Penalising JNU Students

The decision to impose a fine  on Kanhaiya Kumar, the controversial student leader of the Jawaharlal Nehru University, and to rusticate and fine some other students by the university authorities have again exposed the teeth and claws of fascism in the country. Anybody who has cared to follow the sequence of events with an open mind must not fail to understand the grossly undemocratic nature of the measures taken by the central government. Preparing a counterfeit video cassette in order to prove the charge of 'anti-national' activities against Kanhaiya Kumar was certainly a nefarious act. It is in the highest degree improbable that being a member of a student organisation affiliated with the CPI, Kanhaiya Kumar would shout slogans like Pakistan Jindabad. It is also highly probable that agent infiltrators from the ABVP, the student wing of Bharatiya Janata Party raised such slogans in order to break the morale of those forces who, over the years, have built up the JNU as a seat of free thinking and debate.

The way the Supreme Court, in upholding the death sentence on Afjal Guru, referred to 'collective conscience' leaves room for doubting whether it strictly followed the legal norms. If the surmise that they cared less for legal points than for 'collective conscience' is correct, the protest against Guru's execution definitely has a case. Besides, the fact remains that there is a strong current of public opinion in this country as in elsewhere against death sentence. One point that tells against the punishment ( rustication and fines) is that the matter is sub-judice. It is here noteworthy that nobody has been arrested for displaying a morphed video. It speaks volumes of the political clout of the miscreants.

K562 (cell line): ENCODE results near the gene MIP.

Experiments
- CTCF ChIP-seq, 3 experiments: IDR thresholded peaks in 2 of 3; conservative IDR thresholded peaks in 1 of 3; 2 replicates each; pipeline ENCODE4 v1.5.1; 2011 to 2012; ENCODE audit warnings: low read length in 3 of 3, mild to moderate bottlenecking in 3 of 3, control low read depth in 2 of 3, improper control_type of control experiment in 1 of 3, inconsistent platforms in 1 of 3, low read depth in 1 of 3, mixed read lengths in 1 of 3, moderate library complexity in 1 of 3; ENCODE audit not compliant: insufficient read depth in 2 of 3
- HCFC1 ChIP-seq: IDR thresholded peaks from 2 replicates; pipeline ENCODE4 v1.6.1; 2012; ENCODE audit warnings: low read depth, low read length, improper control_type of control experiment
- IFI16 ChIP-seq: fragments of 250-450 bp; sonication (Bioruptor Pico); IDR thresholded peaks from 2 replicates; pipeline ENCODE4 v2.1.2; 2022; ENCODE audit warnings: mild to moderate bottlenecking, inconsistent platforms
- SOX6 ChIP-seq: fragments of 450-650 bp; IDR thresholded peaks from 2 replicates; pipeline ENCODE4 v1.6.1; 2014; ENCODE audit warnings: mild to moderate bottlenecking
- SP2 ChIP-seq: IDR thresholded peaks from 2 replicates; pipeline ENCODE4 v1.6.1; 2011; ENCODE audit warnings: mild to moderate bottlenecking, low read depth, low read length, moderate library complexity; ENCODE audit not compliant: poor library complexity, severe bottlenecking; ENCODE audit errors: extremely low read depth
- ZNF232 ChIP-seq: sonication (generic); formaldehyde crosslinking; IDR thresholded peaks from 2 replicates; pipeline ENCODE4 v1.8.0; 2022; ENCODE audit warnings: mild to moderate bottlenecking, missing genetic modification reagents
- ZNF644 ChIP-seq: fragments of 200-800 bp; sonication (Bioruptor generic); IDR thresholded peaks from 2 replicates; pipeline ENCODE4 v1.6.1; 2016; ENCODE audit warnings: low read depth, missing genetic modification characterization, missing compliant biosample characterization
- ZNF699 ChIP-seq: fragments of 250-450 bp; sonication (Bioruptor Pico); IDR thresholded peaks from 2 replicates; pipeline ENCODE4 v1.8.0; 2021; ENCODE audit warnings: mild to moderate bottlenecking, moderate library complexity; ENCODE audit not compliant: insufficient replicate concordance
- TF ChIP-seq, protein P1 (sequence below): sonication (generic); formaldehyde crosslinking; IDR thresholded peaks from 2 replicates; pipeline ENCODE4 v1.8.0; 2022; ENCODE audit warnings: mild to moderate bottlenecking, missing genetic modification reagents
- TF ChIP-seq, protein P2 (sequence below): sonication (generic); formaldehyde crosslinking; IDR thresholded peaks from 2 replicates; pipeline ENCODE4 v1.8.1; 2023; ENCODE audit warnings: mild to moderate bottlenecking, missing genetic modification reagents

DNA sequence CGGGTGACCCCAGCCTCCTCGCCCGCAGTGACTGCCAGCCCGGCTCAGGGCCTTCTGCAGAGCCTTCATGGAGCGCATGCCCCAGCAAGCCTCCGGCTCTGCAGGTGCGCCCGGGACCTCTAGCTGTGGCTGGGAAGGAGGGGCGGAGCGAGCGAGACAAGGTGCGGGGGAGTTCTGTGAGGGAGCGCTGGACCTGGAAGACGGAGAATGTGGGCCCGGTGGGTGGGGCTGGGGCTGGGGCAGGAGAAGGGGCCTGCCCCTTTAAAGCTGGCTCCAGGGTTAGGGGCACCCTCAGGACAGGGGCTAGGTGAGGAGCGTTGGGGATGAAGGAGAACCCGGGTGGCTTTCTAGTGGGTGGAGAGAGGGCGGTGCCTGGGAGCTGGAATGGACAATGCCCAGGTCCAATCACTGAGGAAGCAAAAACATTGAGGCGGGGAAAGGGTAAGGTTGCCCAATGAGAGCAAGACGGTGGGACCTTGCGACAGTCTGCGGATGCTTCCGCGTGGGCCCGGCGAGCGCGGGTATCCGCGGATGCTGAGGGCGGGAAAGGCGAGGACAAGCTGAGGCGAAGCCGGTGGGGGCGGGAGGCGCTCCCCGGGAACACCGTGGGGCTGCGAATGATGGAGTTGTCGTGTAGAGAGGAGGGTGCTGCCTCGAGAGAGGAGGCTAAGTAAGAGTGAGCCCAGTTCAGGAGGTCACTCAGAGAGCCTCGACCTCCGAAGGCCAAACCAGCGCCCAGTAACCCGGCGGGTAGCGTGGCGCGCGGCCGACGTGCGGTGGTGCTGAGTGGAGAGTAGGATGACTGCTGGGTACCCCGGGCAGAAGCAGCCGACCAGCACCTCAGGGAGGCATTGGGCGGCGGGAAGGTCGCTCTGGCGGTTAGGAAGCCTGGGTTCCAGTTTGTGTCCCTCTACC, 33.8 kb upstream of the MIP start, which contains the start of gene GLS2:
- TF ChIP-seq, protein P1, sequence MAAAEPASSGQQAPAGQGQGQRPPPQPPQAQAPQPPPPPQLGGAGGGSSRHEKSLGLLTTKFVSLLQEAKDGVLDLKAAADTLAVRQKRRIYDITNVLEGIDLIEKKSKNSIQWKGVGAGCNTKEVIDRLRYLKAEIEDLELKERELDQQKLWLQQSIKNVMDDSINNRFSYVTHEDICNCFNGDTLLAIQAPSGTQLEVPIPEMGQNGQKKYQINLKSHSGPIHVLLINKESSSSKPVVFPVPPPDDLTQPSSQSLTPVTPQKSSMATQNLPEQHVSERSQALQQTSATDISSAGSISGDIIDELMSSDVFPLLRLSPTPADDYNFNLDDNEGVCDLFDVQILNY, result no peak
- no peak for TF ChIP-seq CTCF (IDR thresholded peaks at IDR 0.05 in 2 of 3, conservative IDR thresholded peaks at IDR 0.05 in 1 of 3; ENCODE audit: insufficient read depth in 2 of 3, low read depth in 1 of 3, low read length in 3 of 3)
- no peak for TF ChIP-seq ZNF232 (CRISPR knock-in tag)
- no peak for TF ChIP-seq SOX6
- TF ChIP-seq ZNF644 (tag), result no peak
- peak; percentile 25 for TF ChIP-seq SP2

The BJP, the RSS, the ABVP, have long been endeavouring to destroy the rational fabric of the JNU culture and place that of an aggressive Hindutva in its stead. The persecution of Kanhaiya Kumar and other students shows that they have come to exercise their influence over the university authorities. Students, however, have refused to move from their stand and have come out in open defiance.

When the issue first broke into the open, there were widespread protests against the police crackdown and the beating of Kanhaiya Kumar. It is curious that in the Parliament, the TMC stood silent while the Congress, the CPI and the CPI(M) were firm in their opposition, may be due to their own political calculations.

The penalised students and their supporters declared a relay hunger strike against the action taken by the JNU administration, based on the recommendations of the University appointed committee. Reacting to the punishment Kanhaiya, said and quite justifiably that the committee was casteist and undemocratic. They were determined to teach the Kanhaiyas a lesson or two. ‘‘A farce is what this inquiry has been from the day one, made to witch-hunt and punish students by hook or crook’’.

The head of the inquiry committee Rakesh Bhatnagar allegedly ran a movement called ‘‘India Against Reservation’’. What one can expect from a person like Mr Bhatnagar, otherwise biased against the so-called lower castes, is anybody’s guess. What is more, penalised students were not given the full report. Nor did they know the exact charges against them.

Cultural aggression by the saffron brigade is in full swing and JNU has been chosen as a testing case.


Vol. 48, No. 44, May 8 - 14, 2016